JFK.. 50 Years Later

jfk speaksIn less than a week, we as a nation will remember the 50th anniversary of the assassination of President John F. Kennedy. I was not alive at the time, having been born eight years later. However, I have been fascinated with all things JFK for most of my life. I am not alone. 50 years later, Kennedy continues to have a very strong grip upon us both as a country, and as a people. He was the young, charming, charismatic, handsome president. A slew of brand new books about the assassination alone have recently hit the shelves, to go alongside the numerous ones which have been previously written. His name has come up probably more than any other president within pop culture. From “Good Times” to “Sex in the City”, he’s been mentioned. He remains the one with an incomplete, unfinished legacy. How differently would the world be today had he not lost his life?

Some feel the story of the Kennedy assassination is old, and should be put to rest. I disagree with that. Whether you remember that tragic time or not, we all lost something.Those who remember the era of Camelot lost their leader within a matter of hours. For those of us who came along later, we were deprived of gettiing to know him at all, except via books and TV footage. It’s something we have been trying to duplicate for decades. From Jimmy Carter and Bill Clinton to Barack Obama, we’ve compared them and their families with the Kennedys one way or another. However, there was something dynamic about JFK we have not seen since that time, which makes him nearly impossible to forget.

He was a flawed man. There were blunders made during his brief presidency. He didn’t have all the answers. He was on intense doses of medication in an effort to conceal his severe health problems. There were the other women. In spite of this, he remains one of our most beloved Presidents. Perhaps to some it makes him seem more human. To others, the way he lost his life overshadows all of that. I prefer to focus on his expertise during the Cuban Missile Crisis, creation of the Peace Corps, drafting of the civil rights bill, his decision not to accept a salary.

Whether you admire JFK, dislike him, or are indifferent towards him, this is a time for respect and reflection. In this fast-paced Twitter/ Instagram/ Facebook, i-phone society we live in, I am both pleased and surprised to see the extensive amount of programs being shown on TV in his honor during this time.  Allow him to have this moment in the spotlight. It is something so many of us need, and something he deserves.


~ by kmnnz on November 16, 2013.

4 Responses to “JFK.. 50 Years Later”

  1. My father, a PT skipper during WWII, was a lifelong Democrat and admirer of JFK – beyond their shared experience in the South Pacific. A highly conservative friend recently voiced his own agreement that John Kennedy was indeed a charismatic man who drew so many to acknowledge his unique force as a man and a President.

  2. Kelli,
    I was 17, walking from the main building of my high school to one of the “Temporary” classrooms when I heard the news. Like most people from my generation, I still remember that exact moment vividly.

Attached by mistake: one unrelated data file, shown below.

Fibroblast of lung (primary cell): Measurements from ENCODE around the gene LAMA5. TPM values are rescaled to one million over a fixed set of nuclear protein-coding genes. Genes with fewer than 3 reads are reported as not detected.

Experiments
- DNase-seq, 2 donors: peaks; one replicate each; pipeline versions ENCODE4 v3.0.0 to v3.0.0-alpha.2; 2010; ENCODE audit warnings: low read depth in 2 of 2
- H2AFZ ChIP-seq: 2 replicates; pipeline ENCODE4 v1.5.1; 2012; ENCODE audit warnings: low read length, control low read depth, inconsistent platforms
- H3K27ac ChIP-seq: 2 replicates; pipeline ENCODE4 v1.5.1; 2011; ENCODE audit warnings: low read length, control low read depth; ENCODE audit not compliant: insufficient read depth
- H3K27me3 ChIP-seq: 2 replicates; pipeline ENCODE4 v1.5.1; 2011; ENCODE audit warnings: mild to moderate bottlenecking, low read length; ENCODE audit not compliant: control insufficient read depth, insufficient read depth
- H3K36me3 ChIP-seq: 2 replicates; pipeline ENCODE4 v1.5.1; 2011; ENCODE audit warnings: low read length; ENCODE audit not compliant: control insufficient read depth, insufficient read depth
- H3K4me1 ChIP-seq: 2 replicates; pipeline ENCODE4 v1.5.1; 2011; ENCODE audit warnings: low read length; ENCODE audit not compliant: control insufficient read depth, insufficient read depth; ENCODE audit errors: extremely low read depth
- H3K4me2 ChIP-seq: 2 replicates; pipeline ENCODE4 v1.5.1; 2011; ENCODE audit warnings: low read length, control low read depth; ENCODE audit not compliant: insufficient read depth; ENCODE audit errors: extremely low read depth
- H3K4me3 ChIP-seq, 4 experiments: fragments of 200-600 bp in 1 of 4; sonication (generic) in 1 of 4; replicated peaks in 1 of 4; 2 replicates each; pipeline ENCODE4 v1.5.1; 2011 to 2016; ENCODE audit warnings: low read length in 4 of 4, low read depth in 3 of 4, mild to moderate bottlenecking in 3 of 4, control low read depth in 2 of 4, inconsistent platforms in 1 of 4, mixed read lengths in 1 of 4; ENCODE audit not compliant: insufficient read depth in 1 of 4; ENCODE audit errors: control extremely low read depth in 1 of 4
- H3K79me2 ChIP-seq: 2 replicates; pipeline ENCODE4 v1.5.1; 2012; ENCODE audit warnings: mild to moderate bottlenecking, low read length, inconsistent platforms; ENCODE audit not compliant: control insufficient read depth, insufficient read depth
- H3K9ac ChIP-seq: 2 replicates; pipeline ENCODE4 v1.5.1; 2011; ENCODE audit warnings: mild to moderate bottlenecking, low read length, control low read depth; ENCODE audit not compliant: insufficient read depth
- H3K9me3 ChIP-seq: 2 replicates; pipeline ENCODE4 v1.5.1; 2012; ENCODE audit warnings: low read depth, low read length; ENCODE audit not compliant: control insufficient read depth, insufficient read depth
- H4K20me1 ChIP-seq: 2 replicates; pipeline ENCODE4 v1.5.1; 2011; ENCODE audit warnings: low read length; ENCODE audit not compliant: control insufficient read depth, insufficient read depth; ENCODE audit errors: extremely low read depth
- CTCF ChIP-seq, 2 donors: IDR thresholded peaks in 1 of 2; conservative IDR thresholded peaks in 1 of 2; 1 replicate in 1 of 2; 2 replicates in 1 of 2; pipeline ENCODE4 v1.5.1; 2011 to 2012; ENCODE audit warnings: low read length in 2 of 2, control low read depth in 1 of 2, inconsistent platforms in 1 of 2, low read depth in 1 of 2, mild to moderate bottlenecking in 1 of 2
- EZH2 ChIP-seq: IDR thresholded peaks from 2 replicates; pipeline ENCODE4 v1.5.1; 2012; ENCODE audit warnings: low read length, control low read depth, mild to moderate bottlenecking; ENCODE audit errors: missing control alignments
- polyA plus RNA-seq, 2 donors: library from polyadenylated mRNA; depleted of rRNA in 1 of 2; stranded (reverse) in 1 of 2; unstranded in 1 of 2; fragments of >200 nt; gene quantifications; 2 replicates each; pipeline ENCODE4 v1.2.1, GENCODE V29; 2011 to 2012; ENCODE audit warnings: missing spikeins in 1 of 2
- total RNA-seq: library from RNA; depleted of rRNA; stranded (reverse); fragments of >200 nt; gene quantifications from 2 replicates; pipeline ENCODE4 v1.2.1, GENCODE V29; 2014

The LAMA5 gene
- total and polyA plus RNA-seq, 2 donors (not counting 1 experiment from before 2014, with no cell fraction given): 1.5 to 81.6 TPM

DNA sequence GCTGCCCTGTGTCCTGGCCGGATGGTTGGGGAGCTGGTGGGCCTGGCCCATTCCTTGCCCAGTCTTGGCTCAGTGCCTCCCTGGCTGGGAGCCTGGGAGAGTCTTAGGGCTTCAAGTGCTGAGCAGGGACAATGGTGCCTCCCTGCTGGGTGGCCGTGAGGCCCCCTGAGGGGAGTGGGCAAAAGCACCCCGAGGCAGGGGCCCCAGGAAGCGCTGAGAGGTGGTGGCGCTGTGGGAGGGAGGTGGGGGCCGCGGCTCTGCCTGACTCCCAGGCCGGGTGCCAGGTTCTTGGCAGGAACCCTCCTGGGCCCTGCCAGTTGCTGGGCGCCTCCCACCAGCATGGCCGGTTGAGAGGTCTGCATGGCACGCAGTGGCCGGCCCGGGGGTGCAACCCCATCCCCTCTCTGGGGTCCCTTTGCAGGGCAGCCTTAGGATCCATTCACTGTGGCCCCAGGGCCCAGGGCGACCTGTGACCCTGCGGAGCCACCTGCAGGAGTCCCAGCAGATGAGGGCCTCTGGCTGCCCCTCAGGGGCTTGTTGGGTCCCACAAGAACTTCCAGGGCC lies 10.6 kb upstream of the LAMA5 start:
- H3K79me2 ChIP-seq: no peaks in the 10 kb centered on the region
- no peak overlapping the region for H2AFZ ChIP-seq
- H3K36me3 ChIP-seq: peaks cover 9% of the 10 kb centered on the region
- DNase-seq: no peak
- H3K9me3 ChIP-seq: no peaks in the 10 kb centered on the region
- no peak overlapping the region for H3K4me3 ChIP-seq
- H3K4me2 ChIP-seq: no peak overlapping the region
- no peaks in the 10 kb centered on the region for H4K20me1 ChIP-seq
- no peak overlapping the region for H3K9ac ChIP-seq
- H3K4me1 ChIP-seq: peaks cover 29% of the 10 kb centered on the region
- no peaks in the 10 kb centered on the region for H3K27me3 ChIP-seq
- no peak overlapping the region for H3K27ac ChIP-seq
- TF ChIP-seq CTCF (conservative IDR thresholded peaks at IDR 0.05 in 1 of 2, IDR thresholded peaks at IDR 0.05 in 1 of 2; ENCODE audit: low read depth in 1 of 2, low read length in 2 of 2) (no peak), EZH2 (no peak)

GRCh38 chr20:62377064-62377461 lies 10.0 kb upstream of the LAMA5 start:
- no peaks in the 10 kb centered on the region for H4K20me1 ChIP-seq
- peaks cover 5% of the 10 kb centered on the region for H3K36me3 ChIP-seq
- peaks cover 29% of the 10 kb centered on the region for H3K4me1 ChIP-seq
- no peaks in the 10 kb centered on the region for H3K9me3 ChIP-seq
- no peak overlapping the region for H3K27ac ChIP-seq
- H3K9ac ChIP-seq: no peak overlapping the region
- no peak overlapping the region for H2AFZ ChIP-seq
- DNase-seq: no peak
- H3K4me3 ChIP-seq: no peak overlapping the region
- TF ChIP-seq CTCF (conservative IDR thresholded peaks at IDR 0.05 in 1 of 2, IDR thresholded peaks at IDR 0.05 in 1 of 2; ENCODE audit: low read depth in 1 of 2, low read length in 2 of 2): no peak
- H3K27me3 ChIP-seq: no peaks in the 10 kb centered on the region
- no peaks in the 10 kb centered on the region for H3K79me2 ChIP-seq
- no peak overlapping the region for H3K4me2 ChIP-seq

I’ve lived in the Dallas/Ft. Worth area for 40+ years and am particularly familiar with Oak Cliff because my son went to Jr. High there, moved there after college, and still lives there today. Many, many times I’ve passed by the boarding house where Lee Harvey Oswald was living just before, and on the day, John Kennedy was killed.

    In 2002, as an assignment in a Graduate English Course at the University of North Texas, I wrote a short story called, “Lee Harvey’s House”. I imagined that a Jr. High-aged boy named Danny, living in the same neighborhood, also passed by that house every day on his way to school. He’s befriended by a tough new kid, Frankie, who’s been sent by his mother from Brooklyn to live with his Uncle – in the same rooming house.

    As a sign of their growing friendship, Frankie gives Danny a Subway token. Later, that token is snatched from Danny by a man sitting on the front porch of the rooming house. While attempting to get the token back, Frankie climbs through a window into the man’s room and gets the token. Back outside, he tells Danny about a rifle and pictures of President Kennedy that he saw in the room. Realizing that the President is coming to Dallas in 2 days, Danny wants to let someone know what they saw. Frankie knows that to do that, they’ll have to admit that he committed burglary and that he’ll be sent to reform school. Danny is faced with deciding between protecting his friend or possibly preventing a tragedy.

    History tells us what he decided.

    If you think the story might interest you, I’d like to send it to you.

    Stan Ratliff

    • Hi Stan!

      So very nice to meet you. 🙂 Thank you for taking the time to share your memories. I would really like to read your story. Please send it to me at- kelli.nnz@gmail.com

      I look so forward to reading it! I’m so glad you stopped by. 🙂

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